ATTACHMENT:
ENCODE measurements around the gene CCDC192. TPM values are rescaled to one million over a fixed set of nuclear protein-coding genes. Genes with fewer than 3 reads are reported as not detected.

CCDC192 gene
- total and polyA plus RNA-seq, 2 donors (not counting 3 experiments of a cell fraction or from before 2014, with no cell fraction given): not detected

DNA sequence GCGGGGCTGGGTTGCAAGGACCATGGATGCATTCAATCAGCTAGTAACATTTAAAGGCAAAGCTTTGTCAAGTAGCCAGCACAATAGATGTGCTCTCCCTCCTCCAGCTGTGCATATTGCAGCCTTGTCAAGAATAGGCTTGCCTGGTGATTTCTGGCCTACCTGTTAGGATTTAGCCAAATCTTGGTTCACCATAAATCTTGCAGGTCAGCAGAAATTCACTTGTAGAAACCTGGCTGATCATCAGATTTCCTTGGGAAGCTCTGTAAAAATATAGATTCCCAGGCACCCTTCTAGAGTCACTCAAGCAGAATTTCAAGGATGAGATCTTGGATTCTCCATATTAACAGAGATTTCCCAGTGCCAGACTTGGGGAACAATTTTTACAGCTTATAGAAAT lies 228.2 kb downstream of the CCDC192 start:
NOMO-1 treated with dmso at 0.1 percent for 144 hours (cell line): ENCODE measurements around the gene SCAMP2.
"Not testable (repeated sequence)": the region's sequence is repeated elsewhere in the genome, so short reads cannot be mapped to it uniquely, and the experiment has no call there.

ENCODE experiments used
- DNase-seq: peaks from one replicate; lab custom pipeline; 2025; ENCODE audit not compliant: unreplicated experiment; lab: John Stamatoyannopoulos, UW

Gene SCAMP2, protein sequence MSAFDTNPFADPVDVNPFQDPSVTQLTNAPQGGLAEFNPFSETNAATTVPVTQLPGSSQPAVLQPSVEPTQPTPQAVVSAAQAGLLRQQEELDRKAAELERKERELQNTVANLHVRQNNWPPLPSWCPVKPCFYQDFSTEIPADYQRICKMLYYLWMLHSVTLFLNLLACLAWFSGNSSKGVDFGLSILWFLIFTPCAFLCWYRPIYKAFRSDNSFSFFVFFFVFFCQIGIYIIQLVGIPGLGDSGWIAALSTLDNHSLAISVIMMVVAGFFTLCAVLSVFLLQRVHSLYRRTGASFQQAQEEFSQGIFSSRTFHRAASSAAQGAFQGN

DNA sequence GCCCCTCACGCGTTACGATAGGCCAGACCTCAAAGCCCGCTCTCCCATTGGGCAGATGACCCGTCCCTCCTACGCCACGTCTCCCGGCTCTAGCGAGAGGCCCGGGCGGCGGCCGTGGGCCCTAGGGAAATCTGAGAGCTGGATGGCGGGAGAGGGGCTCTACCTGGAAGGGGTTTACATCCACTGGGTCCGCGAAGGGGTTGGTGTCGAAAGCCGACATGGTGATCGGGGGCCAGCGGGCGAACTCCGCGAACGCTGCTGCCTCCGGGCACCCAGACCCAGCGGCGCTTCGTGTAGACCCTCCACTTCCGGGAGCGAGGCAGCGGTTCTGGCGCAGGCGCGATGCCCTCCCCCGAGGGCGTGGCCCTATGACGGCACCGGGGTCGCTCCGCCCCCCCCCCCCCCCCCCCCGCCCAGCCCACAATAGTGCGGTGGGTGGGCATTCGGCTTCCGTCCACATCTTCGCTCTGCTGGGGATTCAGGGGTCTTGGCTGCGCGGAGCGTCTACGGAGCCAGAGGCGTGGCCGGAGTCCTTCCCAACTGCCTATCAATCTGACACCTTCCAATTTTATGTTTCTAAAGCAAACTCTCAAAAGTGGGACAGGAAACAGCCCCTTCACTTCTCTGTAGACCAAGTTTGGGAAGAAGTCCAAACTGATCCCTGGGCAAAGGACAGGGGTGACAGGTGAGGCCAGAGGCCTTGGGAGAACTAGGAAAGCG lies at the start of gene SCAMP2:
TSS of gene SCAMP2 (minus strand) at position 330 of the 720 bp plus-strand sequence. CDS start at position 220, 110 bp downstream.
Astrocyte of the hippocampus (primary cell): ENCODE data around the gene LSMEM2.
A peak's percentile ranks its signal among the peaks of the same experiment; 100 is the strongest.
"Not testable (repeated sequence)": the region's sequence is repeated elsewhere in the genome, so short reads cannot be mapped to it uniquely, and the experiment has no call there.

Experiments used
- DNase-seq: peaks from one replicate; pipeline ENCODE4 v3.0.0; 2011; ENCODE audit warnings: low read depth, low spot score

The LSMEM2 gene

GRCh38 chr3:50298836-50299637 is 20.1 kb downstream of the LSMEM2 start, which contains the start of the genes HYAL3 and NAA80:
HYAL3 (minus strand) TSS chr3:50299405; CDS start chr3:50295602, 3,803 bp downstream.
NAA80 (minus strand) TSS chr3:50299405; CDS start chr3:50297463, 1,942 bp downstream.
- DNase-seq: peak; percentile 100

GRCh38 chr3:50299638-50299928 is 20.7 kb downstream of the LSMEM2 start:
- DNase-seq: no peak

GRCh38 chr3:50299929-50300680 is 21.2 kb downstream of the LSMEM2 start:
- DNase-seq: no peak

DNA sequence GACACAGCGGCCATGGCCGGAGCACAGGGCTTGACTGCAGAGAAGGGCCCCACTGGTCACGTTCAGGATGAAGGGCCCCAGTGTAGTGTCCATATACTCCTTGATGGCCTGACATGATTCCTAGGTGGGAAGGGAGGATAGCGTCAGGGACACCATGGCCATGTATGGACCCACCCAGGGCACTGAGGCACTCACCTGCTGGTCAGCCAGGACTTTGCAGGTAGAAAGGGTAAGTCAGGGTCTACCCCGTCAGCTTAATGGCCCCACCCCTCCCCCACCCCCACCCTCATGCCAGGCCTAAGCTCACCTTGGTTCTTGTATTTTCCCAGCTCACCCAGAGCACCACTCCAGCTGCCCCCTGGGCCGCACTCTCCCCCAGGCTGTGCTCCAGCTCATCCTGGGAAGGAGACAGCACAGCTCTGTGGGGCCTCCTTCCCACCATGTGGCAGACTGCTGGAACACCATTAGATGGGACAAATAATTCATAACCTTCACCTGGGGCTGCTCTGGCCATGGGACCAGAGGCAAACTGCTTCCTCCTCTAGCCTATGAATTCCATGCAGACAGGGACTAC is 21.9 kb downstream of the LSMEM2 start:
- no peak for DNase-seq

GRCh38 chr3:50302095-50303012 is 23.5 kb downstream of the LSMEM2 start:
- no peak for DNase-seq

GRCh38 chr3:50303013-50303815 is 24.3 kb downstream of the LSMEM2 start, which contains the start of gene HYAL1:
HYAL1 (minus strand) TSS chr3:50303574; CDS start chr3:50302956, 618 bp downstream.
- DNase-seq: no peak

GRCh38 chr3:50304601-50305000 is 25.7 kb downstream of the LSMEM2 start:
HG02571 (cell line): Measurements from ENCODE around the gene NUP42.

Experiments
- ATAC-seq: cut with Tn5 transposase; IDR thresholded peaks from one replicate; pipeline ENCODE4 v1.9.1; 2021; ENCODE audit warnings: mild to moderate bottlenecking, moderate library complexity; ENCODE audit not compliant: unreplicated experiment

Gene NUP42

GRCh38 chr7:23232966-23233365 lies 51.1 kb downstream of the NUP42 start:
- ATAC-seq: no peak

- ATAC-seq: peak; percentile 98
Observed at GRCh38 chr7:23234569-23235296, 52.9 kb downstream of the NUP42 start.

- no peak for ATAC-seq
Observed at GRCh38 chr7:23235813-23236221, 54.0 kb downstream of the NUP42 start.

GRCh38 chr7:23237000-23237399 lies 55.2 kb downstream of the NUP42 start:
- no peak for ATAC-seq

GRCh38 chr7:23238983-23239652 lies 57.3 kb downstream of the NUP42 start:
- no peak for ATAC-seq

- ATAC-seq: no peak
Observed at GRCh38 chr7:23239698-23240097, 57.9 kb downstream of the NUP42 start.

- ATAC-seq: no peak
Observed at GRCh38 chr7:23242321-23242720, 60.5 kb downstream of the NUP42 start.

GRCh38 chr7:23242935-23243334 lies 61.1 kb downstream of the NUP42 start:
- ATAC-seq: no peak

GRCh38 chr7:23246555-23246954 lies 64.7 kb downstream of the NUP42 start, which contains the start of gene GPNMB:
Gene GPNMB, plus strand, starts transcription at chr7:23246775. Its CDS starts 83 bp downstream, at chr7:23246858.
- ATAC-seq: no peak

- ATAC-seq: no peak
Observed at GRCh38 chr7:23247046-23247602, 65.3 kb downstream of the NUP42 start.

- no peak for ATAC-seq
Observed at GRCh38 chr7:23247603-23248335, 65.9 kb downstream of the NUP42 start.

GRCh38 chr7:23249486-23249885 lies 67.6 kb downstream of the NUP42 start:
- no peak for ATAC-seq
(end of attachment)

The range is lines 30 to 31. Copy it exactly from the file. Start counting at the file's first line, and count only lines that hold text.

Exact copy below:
GRCh38 chr3:50303013-50303815 is 24.3 kb downstream of the LSMEM2 start, which contains the start of gene HYAL1:
HYAL1 (minus strand) TSS chr3:50303574; CDS start chr3:50302956, 618 bp downstream.